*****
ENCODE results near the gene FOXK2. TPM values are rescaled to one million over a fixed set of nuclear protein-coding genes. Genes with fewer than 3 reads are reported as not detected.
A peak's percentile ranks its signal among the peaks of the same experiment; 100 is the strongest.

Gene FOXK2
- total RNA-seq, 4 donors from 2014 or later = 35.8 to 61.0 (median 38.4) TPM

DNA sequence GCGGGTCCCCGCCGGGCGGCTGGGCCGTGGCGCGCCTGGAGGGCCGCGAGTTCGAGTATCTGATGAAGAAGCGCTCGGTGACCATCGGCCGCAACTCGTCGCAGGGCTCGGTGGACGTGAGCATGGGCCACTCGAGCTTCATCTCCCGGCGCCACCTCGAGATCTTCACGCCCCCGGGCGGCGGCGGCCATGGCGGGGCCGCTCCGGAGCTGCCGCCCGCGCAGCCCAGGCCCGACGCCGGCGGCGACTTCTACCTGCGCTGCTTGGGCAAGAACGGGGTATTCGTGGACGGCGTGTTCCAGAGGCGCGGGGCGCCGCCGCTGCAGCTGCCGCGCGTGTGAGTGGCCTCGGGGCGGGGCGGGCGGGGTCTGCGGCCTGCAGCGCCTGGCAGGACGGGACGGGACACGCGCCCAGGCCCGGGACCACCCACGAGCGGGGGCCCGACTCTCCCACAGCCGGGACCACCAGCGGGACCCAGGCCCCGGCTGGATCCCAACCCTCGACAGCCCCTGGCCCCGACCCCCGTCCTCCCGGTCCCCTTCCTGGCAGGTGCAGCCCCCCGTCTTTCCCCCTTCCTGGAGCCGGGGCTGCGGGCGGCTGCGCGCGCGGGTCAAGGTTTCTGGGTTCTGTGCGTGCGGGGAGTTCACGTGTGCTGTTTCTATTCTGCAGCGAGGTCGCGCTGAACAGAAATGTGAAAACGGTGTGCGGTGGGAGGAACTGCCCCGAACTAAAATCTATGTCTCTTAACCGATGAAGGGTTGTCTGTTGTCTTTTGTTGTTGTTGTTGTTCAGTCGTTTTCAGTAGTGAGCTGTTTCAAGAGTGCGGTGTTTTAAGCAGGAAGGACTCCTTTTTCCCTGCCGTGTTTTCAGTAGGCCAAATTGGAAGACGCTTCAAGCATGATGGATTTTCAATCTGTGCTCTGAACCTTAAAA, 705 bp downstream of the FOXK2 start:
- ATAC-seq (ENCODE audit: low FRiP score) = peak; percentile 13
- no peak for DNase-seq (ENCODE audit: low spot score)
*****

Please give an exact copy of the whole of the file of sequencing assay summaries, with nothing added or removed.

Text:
ENCODE results near the gene FOXK2. TPM values are rescaled to one million over a fixed set of nuclear protein-coding genes. Genes with fewer than 3 reads are reported as not detected.
A peak's percentile ranks its signal among the peaks of the same experiment; 100 is the strongest.

Gene FOXK2
- total RNA-seq, 4 donors from 2014 or later = 35.8 to 61.0 (median 38.4) TPM

DNA sequence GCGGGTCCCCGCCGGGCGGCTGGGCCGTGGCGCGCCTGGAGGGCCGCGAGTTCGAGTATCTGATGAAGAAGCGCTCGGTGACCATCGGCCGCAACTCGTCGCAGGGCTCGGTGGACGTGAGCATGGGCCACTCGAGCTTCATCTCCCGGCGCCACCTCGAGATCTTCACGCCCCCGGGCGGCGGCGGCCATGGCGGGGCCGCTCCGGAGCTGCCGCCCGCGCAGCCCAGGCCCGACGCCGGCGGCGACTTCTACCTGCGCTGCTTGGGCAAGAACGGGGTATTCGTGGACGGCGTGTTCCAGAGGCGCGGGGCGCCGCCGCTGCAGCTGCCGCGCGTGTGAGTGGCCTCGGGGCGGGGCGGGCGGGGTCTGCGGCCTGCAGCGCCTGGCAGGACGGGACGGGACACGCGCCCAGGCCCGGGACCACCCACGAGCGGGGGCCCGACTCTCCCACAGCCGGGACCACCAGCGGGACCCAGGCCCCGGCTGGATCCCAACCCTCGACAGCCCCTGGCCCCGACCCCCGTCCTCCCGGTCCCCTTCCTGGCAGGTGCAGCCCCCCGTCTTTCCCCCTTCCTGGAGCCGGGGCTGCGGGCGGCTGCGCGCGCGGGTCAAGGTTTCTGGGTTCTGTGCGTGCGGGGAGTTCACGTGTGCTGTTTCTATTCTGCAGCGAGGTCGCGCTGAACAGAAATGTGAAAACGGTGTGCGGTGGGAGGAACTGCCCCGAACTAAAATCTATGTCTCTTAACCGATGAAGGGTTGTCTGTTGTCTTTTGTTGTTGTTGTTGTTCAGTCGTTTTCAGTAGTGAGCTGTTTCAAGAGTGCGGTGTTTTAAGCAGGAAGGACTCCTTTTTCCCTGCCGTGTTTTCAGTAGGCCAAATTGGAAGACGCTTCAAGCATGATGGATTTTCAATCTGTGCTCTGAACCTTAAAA, 705 bp downstream of the FOXK2 start:
- ATAC-seq (ENCODE audit: low FRiP score) = peak; percentile 13
- no peak for DNase-seq (ENCODE audit: low spot score)